PULLMAN, Wash.—Washington State University Regents Professor Emeritus and political scientist Nicholas Lovrich is the 2023 recipient of the Emerita/Emeritus Society’s Legacy of Excellence award, presented to honor of his “outstanding contributions to academia, the university, and the community” continuing after his retirement.

Lovrich will deliver the Legacy of Excellence address on the topic of civil discourse at 4:00 p.m. Tues., March 28 in Todd Hall 216. The lecture and reception are open and free to the public.

The topic stems from the research underlying the book Outside Looking In: Lobbyists’ Views on Civil Discourse in U.S. State Legislatures published by WSU Press in 2021 and edited by Lovrich and his colleagues Francis Benjamin, John Pierce, and William Schreckhise.
Lovrich is the 16th recipient of the retired-faculty organization’s top annual honor, first presented in 2007.

“All of the Emerita/Emeritus Society award committee members felt strongly that Nick is most deserving of the award,” said Charley Gaskins, society co-chair. “He has a large number of notable accomplishments prior to and since his retirement, plus he is an active member in the society. We are honored to present it to him for 2023.”

“Receiving the Legacy of Excellence Award means a great deal to me and is extremely gratifying,” said Lovrich. “I’m humbled to be in the company of remarkable people who are prior recipients.”

In good company
As an example, Lovrich said his friend and academic role model James F. “Jim” Short Jr., late WSU sociologist and criminologist, received the award in 2013. Short was someone who favorably impacted the university and its faculty, who was passionate about WSU, and who inspired others, he said. Early in Lovrich’s career, Short introduced him to Thomas S. Foley, 49th Speaker of the U.S. House of Representatives (1989-1995), a Democrat from Spokane.

“For a poli sci guy like me to have the Speaker of the House be from your (university’s) district… well, that was a very big deal indeed.” It was an honor to meet Speaker Foley early on and to go on to establish a relationship that lasted for three decades.

“That’s just one example of why I believe there’s something very special about this place, WSU, and I believe deeply that it’s the people who come to embrace its land-grant mission that make it a special place. I came in 1977 thinking I’d stay two to three years and it’s ended up being nearly 50. I think it has to do with the culture that exists among young scholars starting out here. Once you are accepted by your senior colleagues and have your own grad students to mentor, you come to understand that your WSU academic family has become part of your own DNA. You come to see that the most powerful career impact you can achieve is to empower your grad students to be good teachers, scholars, and mentors.”


Outstanding Contributions
The only child of Yugoslavian immigrants, Lovrich was born and raised in San Pedro, Calif., the Port of Los Angeles. Communicating in Croatian at home, he learned English at school. A high-school student government leader and varsity athlete, he went to Stanford University on a baseball scholarship but finished college on an academic award, graduating cum laude in international relations. He earned his advanced degrees in political science from the U.C.L.A. Prior to joining WSU, he was on faculty at Metropolitan State University of Denver, the University of Denver, and DePauw University in Indiana.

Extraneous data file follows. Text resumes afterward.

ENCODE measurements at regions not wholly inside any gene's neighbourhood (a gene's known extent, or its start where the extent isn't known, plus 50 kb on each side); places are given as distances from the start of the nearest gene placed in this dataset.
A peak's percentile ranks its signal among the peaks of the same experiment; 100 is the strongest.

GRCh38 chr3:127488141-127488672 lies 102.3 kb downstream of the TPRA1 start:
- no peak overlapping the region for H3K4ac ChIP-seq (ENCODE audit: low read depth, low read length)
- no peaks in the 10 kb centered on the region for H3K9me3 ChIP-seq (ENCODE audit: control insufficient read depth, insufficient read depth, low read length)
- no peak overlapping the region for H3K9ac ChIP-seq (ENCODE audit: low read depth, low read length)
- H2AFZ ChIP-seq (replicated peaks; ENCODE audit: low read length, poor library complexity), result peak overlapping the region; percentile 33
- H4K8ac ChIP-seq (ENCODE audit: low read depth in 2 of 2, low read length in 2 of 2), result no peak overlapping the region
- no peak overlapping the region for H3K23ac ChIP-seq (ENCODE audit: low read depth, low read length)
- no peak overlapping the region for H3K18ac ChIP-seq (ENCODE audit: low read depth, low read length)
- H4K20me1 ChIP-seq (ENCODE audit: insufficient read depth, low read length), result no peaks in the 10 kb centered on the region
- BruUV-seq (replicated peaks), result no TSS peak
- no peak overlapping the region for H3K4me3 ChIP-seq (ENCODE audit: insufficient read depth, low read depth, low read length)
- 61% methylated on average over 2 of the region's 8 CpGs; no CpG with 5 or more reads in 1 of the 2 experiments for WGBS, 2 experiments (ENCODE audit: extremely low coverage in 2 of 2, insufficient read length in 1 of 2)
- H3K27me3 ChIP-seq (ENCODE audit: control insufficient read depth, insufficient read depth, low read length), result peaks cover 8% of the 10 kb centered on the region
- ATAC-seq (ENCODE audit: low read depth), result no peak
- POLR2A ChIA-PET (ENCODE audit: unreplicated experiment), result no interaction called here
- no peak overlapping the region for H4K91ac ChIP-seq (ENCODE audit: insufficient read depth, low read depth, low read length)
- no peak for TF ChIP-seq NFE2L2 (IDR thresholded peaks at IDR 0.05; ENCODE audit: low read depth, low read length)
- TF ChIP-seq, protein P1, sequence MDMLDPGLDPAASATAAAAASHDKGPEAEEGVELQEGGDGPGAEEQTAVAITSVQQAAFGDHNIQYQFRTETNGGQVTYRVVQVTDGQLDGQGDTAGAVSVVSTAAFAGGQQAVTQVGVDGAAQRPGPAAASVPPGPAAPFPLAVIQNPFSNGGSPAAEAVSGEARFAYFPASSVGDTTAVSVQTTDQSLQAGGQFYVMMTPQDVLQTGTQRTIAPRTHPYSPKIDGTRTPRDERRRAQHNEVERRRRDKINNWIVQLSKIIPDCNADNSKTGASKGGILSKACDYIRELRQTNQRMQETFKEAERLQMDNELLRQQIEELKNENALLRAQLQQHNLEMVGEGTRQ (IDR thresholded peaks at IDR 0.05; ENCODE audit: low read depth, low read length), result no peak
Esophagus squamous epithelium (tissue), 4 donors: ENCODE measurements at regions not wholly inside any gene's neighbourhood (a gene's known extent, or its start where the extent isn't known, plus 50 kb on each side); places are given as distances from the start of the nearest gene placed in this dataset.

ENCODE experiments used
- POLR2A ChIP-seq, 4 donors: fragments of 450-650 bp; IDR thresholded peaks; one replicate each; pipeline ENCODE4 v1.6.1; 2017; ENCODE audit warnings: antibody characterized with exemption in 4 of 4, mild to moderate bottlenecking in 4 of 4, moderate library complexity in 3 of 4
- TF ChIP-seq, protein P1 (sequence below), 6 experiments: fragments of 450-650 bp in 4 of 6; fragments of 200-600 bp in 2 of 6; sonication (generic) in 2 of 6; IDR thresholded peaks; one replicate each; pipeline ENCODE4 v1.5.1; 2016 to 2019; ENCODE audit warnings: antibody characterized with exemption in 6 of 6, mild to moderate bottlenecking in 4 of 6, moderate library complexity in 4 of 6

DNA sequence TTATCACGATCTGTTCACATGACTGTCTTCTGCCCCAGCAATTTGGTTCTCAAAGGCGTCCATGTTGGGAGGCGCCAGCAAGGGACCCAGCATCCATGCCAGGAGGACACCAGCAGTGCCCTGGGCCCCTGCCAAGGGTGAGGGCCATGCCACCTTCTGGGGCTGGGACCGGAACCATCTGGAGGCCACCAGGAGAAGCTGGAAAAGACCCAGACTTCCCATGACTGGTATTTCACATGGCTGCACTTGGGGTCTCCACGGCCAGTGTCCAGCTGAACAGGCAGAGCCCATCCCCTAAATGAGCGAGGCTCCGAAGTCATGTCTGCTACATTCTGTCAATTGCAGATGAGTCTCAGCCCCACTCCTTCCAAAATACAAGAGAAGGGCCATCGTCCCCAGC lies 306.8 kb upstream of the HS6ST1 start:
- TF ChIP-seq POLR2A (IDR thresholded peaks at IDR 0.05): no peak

As a WSU professor, Lovrich’s teaching covered: public administration theory and practice; evaluation research, and environmental policy and administration. He spent 25 years with a half-time appointment in WSU Extension with a focus on state and local government policy analysis; environmental policy; criminal justice system reform; and community-oriented policing implementation and outcome evaluation. Upon his retirement he served briefly as development director for WSU’s Foley Institute for Public Policy and Public Service.

Lovrich supervised 30 Ph.D. students and produced 18 books and monographs and more than 200 peer-reviewed journal articles — including four that are accepted and in press. His research has been cited nearly 10,000 times on the Google Scholar and more than 2,000 times on the Web of Science platforms. His noteworthy awards for research and service include the 2022 Distinguished Scholarships Ambassador Award, the WSU President’s 2013 Faculty Outstanding Lifetime Achievement Award, the 2010 Academy of Criminal Justice Sciences’ Mentor of the Year Award, the 2008 American Political Science Association’s Outstanding Mentoring Award (Public Policy), and the 2006 College of Liberal Arts Dean’s Award for Exceptional Service to the College Award.

His administrative experience includes service as: Interim Chancellor of WSU Spokane; associate chair and director of graduate studies for the Dept. of Political Science; co-director of the Center for Environmental Research, Education, and Outreach; and chair of the WSU Committee on Cannabis Policy Research and Outreach.

Since retiring in 2011—a year after becoming a WSU Regents Professor—Lovrich has been a guest faculty member at the China University of Political Science and Law in Beijing; affiliate graduate faculty member at Oregon State University; and a senior scholar in residence at Boise State University. He is an affiliate researcher in the WSU Dept. of Criminal Justice and Criminology. He regularly attends academic conferences in political science and criminal justice with his wife and WSU retiree Katherine; they raised their daughter Nichole in Pullman.

Lovrich continues to research and write at his Johnson Hall office in Pullman and stays in touch with friends, colleagues, and former students around the world.

To share congratulations on his award, Lovrich can be reached at his campus email address.